Still the U’s applied the pressure and Bondz N’Gala and Constable were neck and neck in a 20th-minute race for a through ball.
But the Pompey man managed to snake out a foot to get there first, with only Carson standing between Constable and an opening goal.
Michael Raynes should have broken the deadlock in the 28th minute when he was allowed to meet Callum O’Dowda’s right-wing cross with a free header.
But he could only nod the ball wide of the target.
Josh Ruffels then fired a first-time shot over from just outside the box after Williams had dispossessed a careless Ertl as he headed back towards his own penalty area.
It took until the 54th minute for Pompey to have their first attempt on goal – a swivelling half-volley from Romain Padovani which was comfortably dealt with by the keeper.
Regardless, the effort was given an almighty cheer from the visiting fans.
At the other end, poor communication between N’Gala and Moutaouakil eventually saw the latter under hit a backpass to Carson.
But the keeper got him out of jail and cleared with Constable bearing down.
Oxford were given a free-kick in a dangerous position down the left when Wallace felled O’Dowda.
However, Scott Davies could only fire it well wide of the intended target.
Still the Blues were under pressure and on the hour mark Davies picked out Constable whose header was parried by Carson and then hooked clear at the far post by Moutaouakil while under pressure from Deane Smalley.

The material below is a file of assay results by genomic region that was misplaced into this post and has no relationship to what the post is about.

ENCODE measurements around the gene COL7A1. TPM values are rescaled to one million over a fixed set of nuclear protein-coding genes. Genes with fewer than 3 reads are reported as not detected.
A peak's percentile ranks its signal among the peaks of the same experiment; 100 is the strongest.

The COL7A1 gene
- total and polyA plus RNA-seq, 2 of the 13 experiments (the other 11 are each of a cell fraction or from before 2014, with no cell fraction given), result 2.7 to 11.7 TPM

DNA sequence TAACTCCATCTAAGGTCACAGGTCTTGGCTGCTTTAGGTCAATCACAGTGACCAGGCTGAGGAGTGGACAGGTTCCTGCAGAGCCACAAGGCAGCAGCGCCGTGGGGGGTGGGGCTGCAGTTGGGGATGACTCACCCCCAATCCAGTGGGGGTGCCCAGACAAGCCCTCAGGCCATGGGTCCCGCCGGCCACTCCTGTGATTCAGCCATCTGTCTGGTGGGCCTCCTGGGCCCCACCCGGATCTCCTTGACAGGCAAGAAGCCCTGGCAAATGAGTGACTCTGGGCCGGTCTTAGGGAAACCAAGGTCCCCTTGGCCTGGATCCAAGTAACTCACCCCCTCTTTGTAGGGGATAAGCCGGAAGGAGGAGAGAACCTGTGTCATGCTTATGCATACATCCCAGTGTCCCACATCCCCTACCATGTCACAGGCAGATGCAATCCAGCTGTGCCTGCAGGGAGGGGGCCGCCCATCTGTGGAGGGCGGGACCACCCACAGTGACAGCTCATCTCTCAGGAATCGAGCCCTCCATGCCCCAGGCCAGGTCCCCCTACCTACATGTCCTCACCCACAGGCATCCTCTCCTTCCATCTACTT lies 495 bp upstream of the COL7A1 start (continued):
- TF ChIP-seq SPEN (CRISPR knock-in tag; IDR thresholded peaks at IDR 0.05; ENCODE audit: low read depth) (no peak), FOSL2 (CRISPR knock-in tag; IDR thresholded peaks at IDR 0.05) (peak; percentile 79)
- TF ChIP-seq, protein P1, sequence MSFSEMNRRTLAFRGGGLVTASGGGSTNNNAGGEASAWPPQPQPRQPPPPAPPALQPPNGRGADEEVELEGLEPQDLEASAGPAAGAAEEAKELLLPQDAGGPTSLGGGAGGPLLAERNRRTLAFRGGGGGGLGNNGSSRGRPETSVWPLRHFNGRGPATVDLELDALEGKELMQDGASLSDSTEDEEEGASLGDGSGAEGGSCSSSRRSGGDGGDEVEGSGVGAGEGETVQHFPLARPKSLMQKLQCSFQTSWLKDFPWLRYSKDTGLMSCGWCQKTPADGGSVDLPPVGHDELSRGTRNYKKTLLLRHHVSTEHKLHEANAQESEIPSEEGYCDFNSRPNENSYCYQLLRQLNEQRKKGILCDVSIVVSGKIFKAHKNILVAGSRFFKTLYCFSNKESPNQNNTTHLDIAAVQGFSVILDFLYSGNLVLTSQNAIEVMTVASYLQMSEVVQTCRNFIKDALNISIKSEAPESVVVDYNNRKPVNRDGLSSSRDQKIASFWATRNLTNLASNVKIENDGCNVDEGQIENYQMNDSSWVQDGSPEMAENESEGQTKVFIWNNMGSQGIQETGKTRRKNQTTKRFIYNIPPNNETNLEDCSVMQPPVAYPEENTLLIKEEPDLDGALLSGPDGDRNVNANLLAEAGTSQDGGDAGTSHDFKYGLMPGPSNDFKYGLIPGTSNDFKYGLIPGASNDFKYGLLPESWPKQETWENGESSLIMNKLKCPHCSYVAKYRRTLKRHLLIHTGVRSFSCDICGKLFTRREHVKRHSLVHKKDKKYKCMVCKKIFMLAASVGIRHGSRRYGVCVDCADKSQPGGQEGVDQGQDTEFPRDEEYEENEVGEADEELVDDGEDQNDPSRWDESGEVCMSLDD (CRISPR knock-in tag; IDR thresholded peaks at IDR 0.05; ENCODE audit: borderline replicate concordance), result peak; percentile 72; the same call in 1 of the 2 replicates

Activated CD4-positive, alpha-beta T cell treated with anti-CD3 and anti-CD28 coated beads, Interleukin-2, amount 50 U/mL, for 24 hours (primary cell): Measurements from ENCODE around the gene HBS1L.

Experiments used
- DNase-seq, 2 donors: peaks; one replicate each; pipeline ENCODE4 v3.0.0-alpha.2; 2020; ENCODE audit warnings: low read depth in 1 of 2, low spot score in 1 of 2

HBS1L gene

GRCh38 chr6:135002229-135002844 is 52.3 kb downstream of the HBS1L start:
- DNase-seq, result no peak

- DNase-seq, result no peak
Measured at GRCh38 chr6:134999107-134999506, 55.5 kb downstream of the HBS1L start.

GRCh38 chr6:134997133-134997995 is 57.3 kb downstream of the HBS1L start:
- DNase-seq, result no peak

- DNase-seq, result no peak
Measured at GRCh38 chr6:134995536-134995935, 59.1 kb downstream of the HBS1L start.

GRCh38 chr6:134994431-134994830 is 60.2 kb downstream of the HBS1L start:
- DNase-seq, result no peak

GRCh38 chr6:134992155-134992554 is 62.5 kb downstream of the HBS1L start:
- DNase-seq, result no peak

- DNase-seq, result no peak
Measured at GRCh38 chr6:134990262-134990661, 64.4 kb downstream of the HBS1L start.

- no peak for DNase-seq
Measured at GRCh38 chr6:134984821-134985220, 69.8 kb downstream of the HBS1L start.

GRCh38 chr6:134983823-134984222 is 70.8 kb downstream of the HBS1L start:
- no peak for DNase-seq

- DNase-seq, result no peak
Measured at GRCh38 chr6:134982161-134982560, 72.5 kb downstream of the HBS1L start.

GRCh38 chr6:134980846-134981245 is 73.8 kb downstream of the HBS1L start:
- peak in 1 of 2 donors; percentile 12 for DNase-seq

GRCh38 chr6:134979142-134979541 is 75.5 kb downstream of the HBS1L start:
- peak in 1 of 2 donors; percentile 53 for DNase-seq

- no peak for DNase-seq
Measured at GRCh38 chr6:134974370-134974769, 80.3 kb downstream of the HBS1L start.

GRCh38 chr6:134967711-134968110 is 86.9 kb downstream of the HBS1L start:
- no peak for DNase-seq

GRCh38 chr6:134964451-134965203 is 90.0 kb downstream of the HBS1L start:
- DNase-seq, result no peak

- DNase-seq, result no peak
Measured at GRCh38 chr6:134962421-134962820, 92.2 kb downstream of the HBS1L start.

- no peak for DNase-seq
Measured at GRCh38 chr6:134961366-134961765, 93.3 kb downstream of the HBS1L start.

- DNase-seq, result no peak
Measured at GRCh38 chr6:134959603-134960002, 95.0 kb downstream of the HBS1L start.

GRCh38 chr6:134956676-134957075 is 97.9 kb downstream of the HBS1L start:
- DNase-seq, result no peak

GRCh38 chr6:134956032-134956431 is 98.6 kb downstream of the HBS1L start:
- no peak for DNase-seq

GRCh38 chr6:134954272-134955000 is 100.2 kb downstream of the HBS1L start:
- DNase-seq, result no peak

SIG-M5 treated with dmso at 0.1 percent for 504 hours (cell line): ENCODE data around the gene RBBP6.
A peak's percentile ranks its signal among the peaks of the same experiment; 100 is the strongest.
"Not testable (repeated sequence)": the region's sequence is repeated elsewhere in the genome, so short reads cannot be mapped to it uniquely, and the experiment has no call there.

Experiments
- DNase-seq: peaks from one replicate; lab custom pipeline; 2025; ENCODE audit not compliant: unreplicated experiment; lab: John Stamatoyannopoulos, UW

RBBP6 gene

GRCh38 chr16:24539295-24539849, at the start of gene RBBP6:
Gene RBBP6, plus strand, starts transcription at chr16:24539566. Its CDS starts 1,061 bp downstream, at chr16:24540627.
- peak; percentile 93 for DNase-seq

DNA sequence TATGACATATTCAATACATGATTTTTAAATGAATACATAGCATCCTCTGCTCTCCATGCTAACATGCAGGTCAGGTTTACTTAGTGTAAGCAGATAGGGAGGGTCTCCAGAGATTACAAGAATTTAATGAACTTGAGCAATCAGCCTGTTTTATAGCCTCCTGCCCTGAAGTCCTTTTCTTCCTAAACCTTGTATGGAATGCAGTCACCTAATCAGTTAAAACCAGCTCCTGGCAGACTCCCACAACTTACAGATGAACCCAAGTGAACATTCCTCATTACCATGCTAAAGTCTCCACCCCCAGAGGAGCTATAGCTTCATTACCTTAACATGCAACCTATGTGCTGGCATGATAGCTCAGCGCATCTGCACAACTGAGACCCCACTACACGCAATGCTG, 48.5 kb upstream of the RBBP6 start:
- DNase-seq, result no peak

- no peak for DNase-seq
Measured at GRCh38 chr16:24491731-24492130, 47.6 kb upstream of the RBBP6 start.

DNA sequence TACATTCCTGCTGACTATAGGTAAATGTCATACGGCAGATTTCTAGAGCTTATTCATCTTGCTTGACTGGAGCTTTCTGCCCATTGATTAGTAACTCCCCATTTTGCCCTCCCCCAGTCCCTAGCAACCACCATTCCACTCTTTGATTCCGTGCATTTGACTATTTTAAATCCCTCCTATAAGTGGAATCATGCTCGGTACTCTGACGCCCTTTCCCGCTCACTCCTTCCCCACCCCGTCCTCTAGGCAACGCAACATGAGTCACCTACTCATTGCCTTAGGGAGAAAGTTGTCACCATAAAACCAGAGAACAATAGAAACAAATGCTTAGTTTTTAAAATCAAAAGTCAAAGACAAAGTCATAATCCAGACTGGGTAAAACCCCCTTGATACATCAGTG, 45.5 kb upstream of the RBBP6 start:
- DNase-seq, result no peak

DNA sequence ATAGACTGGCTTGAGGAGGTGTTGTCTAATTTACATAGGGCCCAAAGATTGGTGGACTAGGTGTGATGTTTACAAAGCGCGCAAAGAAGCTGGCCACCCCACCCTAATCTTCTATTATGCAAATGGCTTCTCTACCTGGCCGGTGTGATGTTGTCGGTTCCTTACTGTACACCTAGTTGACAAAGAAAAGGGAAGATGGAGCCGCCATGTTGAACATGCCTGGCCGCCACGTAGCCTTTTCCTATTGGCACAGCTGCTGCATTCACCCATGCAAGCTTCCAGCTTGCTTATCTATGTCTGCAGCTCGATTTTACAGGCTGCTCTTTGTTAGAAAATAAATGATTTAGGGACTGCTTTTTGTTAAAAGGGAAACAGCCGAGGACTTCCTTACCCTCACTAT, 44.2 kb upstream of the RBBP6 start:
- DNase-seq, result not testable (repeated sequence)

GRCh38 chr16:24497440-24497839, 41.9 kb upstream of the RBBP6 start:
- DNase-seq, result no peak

Pompey responded with a second shot, this time a drive from Ertl along the ground from outside the penalty area which was comfortable wide of the left-hand post.
Then in the 64th minute Marquis produced a great turn and fired in a sublime half-volley which dipped just over the crossbar with Clarke struggling in the Oxford goal.
Barely 60 seconds later and Pompey had broken the deadlock.
Agyemang had only been on the pitch as a substitute for six minutes when he cut in from the right and unleashed a shot with the outside of his right boot which flashed into the far corner. It was a classy finish from the striker and overall against the run of play – but Whittingham’s men had their noses in front.
In the 73rd minute, Clarke produced a stunning low stop to prevent Holmes from extending Pompey’s lead.
And when Agyemang attempted to turn the loose ball back across goal the keeper intervened again.
Next Marquis charged down a clearance to find himself clear on goal.
But instead of burying the Blues’ second goal, the on-loan Millwall striker could only watch as the keeper got the slightest of touches to nudge it for a corner.
Marquis did have his name on the scoresheet in the 82 minute, though, as he met Moutaouakil’s cross with a clinical header.
Constable lashed a goal from close range a minute from time to spark the nerves ahead of three minutes of time added on.
But Whittingham’s side comfortably held on to make it successive wins and progress in the competition.